What work gives us
- social contacts and support
- a way of structuring and occupying our time
- physically and mental activity
- an opportunity to develop and use skills
- social status
- a sense of identity and personal achievement
- money and other resources needed for material well-being.
Studies show that work is generally good for health. As
well as a financial reward, it gives many of us self-esteem,
companionship and status.
There is good evidence that being out of work or 'workless' is
bad for your health.
People who are unemployed
- have poorer physical and mental health overall
- consult their GP more
- are more likely to be admitted to hospital
- have higher death rates.
The figures are stark: people who are unemployed for more than
12 weeks are between four and ten times more likely to
suffer from depression and anxiety.
Unemployment is also linked with increased rates of suicide.
People who are ill are also more likely to be unable to work. But,
the consensus is that being 'workless' is the cause, and poor
health is the effect.
Some studies go so far as to conclude that the risk to
health of being out of work, in the longer term, is greater than
the risk of other killer diseases such as heart
Returning to work after a period of illness, including mental
ill-health, helps recovery and is the best way to prevent long-term
sickness. The health status of people of all ages improves when
they move off benefits and into work. This is true for people with
mild or severe mental health problems. It is not surprising then
that the vast majority of people who are out of work, and use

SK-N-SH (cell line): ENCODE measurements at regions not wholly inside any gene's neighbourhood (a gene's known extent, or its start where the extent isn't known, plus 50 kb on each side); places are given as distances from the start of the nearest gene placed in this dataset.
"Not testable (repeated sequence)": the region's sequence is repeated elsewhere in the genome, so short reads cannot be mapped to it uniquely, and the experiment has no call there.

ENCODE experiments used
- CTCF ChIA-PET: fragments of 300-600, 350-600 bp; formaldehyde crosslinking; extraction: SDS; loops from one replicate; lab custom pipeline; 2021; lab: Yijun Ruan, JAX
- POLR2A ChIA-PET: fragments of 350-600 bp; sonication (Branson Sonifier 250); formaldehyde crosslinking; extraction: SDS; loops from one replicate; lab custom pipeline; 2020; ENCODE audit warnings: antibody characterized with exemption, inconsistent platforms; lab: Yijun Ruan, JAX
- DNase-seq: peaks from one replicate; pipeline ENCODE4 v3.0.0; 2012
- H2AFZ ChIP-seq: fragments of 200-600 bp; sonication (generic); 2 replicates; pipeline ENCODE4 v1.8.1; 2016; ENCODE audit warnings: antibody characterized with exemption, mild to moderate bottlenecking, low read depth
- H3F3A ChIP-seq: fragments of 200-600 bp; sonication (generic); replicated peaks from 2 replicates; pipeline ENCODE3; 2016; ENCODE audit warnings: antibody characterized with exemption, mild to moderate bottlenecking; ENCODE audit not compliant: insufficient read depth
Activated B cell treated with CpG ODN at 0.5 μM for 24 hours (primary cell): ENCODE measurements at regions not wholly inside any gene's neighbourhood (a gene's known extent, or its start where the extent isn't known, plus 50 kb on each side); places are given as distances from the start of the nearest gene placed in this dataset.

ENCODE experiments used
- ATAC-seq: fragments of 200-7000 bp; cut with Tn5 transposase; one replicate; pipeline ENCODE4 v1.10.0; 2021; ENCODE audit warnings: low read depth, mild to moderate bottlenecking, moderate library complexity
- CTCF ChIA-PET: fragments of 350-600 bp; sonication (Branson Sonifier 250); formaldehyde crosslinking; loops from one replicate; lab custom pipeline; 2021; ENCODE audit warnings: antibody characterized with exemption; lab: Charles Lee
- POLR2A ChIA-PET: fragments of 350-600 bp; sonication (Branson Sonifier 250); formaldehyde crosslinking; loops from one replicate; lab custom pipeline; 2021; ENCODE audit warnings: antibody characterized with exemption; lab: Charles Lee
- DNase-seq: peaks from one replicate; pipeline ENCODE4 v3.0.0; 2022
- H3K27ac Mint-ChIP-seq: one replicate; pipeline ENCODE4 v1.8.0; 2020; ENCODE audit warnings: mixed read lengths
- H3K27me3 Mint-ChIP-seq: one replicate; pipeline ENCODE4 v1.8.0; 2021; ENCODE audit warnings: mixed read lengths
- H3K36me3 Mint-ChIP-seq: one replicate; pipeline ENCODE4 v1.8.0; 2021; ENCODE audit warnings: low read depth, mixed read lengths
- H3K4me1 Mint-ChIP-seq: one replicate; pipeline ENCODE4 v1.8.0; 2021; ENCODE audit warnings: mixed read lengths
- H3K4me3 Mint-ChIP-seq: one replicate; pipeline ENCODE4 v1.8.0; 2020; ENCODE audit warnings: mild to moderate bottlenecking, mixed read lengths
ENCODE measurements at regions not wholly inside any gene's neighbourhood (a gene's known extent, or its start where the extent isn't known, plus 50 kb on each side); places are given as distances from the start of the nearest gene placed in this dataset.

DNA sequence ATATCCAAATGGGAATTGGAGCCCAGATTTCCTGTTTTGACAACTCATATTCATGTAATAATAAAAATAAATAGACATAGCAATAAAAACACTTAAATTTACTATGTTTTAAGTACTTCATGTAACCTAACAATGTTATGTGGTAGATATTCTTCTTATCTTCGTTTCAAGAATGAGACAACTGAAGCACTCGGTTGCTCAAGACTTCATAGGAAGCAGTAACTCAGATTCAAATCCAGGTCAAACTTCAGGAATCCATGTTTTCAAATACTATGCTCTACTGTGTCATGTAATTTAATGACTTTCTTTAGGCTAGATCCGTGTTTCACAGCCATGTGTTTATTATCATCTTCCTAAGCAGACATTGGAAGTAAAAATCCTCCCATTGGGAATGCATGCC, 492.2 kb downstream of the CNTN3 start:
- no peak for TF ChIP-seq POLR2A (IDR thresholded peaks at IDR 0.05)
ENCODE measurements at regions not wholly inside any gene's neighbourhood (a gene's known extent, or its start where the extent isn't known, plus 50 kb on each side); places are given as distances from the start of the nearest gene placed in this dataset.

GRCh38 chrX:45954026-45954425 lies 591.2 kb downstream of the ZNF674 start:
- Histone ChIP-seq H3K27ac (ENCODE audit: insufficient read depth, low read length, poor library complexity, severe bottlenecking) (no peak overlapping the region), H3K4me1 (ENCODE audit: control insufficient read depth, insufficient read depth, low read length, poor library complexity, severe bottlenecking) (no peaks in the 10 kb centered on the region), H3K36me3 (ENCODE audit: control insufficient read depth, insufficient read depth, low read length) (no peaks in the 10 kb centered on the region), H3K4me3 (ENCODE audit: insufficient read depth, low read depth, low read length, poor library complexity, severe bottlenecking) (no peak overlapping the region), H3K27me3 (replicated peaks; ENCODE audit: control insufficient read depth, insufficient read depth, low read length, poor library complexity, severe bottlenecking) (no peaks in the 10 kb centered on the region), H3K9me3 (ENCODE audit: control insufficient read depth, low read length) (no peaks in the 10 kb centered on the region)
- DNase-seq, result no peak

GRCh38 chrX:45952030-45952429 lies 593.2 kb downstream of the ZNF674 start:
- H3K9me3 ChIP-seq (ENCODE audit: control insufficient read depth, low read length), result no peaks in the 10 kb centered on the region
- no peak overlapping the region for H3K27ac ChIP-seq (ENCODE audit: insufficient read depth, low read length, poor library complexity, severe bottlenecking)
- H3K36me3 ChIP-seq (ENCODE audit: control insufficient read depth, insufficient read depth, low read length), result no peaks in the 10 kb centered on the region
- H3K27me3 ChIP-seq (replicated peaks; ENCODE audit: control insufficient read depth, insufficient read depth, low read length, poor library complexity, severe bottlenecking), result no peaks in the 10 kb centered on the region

mental health services, want to return to or to start work.
This assumes that your work is safe and satisfying. Some
workplaces are unhealthy, and may have helped to contribute to or
exacerbate mental ill-health in the first place. So returning to
work or starting to work after a period of mental ill-health has to
be the right work, in the right place, with support from
colleagues, carers and health professionals.
'Everyone has a right to work, to free choice
of employment, to just and favourable conditions of work and to
protection against unemployment.'
Article 23 of the
United Nations Declaration of Human Rights
Health and Work: Changing how we think about
common health problems
Kim Burton and Gordon Waddell, 2007
This leaflet is aimed at helping employees get back to health
and work. It includes some common myths and the realities of the
links between work and health as well as practical advice on
overcoming obstacles to recovery and work.
Building a career of your choice
Waghorn, G., Harris, M., Cleary, C., King, J., and Lloyd, C.
Canberra: Australian Government Department of Health and Ageing,
This booklet was developed at the Queensland Centre for Mental
Health Research in Australia. It was written for people with severe
mental illness, their friends, carers and health professionals. The
booklet addresses common questions about employment and mental
MIND – for
better mental health
Mind is a mental health charity in England and Wales which aims
to help people take control of their mental health, by providing
high-quality information and advice, and campaigning to promote and
protect good mental health for everyone. For example, MIND run two
telephone help lines:
Infoline provides information on a range of topics and can also
put you in touch with help and support in your area.
- Their legal
advice service provides legal information and general advice
including discrimination/equality and human rights advice relating
to mental health issues.